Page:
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Exclusive G2 interview with Abhijit Joshi – Part 2

by Payal Sen MBA post graduate

What is it like being Senior Partner at AZB?

As a Senior Partner, one gets juniors coming in all the time with problems related to various cases. So, one is constantly thinking about solutions and how to solve problems. Here at AZB we have an open-door policy, so any one is free to walk in and it's quite an informal environment to work in. That's good. When I started here in 2001, we had 12-15 lawyers and now we have more than 250 lawyers. I have enjoyed being part of it rather than being a partner. If you are around for long enough—about 20 years—you end up becoming a partner.

What would you say are the strengths and weaknesses of the Indian legal profession?

 One of the main strengths of the Indian legal profession is the Indian mind—it is very sharp and has the ability to find solutions to the most complex propositions. But the flip side of the coin is the challenge—it is not institutionalised, it has not reached economies of scale. You cannot harness talent because there are very few large law firms in the context of the population of India. A large law firm here would have 250 to 600 lawyers whereas a large firm in the UK would have 2,000 to 5,000 lawyers and the Indian population is far larger than Britain's. But we have a lot of individual lawyers. The centres of excellence, however, are few.

Do you feel that we will see foreign law firms setting up practice here?

I hope the laws will permit foreign firms to set up shop here. After all competition brings best practices and this leads to better quality, which in turn leads to excellence at work.

The Indian legal system is still dominated by paper over technology. Are efforts being made to change this? Yes, with the advancing of technology, the system is using less paper. Law libraries, for instance, are becoming more virtual. Today most of the books are on computer, unlike in the past. In today's law firms, the present generation does its research on the computer. But, of course, we will never get rid of paper.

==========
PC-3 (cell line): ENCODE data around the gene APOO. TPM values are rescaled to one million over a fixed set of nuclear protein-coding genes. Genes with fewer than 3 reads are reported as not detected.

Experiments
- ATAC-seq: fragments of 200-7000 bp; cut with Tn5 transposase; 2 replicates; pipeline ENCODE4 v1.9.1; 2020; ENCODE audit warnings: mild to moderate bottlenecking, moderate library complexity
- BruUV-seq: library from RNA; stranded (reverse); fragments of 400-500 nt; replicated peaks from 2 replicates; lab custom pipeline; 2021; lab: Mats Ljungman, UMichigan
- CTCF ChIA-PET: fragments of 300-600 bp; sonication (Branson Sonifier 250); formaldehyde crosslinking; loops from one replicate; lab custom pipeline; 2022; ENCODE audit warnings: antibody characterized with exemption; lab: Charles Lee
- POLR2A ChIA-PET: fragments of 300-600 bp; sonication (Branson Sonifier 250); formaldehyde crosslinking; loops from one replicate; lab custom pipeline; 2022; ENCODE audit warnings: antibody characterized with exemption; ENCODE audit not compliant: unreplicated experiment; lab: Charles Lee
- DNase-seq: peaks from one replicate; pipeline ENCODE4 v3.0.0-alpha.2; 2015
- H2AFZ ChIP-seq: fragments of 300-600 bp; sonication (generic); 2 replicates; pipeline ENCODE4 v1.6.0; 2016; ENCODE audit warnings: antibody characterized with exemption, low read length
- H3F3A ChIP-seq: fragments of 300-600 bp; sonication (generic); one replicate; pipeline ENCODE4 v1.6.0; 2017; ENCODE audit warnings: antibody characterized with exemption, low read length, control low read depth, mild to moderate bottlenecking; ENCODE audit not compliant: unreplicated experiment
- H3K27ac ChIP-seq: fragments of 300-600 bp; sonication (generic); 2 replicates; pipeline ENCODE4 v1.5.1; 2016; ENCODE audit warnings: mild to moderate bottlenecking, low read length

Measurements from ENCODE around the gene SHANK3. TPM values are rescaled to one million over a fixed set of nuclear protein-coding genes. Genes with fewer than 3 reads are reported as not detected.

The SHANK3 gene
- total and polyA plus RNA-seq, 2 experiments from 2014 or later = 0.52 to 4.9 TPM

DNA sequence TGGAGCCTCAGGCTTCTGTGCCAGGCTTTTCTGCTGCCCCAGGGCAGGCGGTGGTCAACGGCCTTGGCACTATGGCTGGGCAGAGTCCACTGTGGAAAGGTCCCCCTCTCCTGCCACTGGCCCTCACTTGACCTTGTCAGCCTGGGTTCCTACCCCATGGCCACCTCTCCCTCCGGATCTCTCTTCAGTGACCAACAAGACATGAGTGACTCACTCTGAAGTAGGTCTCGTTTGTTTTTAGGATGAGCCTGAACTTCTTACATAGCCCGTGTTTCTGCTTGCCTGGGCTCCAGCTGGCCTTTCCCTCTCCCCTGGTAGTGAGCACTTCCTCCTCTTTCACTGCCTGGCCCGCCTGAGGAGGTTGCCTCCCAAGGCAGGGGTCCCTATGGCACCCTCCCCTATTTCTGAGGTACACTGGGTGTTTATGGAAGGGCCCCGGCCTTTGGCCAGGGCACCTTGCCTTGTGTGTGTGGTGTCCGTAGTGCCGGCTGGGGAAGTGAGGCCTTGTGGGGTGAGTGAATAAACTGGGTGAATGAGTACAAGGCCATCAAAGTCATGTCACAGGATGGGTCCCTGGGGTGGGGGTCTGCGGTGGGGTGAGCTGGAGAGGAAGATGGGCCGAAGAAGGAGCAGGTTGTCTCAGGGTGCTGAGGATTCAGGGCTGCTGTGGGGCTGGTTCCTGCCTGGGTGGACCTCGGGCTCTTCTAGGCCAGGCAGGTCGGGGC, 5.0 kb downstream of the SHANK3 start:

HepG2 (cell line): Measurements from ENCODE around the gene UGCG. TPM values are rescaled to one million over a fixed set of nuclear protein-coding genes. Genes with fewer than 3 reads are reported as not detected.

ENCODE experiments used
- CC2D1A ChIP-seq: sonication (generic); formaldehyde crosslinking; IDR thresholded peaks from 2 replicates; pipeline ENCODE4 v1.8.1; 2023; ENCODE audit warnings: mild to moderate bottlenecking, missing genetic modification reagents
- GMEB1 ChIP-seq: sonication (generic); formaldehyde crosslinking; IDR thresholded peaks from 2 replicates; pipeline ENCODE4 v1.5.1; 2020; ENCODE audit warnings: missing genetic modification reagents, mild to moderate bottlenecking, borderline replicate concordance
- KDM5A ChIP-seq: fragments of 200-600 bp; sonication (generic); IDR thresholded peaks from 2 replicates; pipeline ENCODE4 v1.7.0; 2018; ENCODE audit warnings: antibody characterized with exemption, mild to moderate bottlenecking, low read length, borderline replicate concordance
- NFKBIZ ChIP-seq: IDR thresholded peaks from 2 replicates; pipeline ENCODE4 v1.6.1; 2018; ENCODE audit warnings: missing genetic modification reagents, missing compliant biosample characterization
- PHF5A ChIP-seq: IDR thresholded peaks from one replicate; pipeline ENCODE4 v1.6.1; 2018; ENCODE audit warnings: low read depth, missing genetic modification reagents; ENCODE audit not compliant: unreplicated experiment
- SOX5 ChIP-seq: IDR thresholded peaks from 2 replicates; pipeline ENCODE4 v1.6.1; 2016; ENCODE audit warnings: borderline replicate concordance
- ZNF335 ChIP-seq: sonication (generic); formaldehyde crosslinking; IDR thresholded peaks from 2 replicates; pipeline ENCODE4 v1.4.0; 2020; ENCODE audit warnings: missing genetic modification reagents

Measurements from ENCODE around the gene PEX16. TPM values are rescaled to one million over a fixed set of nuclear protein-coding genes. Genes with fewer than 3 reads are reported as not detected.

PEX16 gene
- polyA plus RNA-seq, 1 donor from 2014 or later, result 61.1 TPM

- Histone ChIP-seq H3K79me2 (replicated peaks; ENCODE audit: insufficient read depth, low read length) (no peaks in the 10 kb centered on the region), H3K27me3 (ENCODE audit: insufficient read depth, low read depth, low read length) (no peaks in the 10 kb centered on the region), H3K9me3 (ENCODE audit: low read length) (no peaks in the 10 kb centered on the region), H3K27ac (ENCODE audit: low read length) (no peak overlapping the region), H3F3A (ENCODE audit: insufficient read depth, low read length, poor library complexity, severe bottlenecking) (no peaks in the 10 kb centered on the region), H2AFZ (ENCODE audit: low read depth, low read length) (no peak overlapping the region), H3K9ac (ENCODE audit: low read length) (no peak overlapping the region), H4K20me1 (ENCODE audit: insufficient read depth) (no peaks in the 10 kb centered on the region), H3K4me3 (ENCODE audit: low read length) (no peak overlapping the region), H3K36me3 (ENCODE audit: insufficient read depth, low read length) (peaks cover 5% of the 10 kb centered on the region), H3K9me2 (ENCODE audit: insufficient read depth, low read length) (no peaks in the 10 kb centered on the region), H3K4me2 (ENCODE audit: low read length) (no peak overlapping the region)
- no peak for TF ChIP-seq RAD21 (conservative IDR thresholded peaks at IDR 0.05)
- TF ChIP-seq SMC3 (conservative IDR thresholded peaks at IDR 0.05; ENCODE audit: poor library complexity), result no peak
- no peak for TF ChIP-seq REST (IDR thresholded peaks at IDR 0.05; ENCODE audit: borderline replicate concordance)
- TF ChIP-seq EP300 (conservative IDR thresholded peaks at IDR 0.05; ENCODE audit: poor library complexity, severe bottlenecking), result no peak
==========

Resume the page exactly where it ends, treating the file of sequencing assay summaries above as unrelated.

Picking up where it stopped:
Is professionalism growing in the legal system in India?

 Professionalism is growing in the legal system through the way people conduct checks and balances. But too many systems can make it a business—there is a very fine balance. There are great Indian lawyers because the Indian mind is very fertile. We have failed in implementation, though our jurisprudence is good. Our implementation is not so good, as various factors are involved such as the population issue, the number of courts, the number of judges, disputes, remuneration and so on. It's a systemic issue. That is why I prefer out-of-court settlements. Litigation often takes years, if not decades, during which clients end up spending large sums of money. Besides, there is value to peace in life.

Will we see a distinction between management and ownership of law firms in India?

No. In India the profession is very personality oriented unlike in the West, where it is brand-centric. A distinction between management and ownership of law firms is still not on the horizon—personal skill is still very much involved. Management and ownership still needs to get depersonalised and institutionalised.

What are your goals for the future?

I do not have a destination as a goal, I have excellence as a goal. I strive for excellence in my work, my interaction with people, self-evolution—it's a way of life for me. This is something I aspire for.

Let's talk about your personal life—how do you relax?

 Music relaxes me. I love Indian classical music, though I listen to a whole range of music. I believe music is a matter of mood. At parties I often MIR music—retro and jazz and rock. Music is about mood and genre and beats. The key lies in how to assimilate them. After a few drinks people want to listen to mellow music or music with a dominant beat. I always opt for Indian classical and Rashid Khan and Shujaat Khan are some of my favourite artistes. I remember listening to Indian classical throughout a nine-hour flight to London.

Do you travel a lot?

 I have to travel a lot on work. I must have made about 40 trips last year, both in India and abroad. But travel does not relax me.

Other interests?

 I like reading Graham Greene and books on management. Unfortunately, I don't read as much as I'd like because after work, which itself involves reading, I am often just too tired. I was brought up on a vegetarian diet, so I relish vegetarian fare.

We wish Abhijit every success!

About Payal Sen Junior   MBA post graduate

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Joined APSense since, August 11th, 2015, From Mumbai, India.

Created on Dec 31st 1969 19:00. Viewed 0 times.

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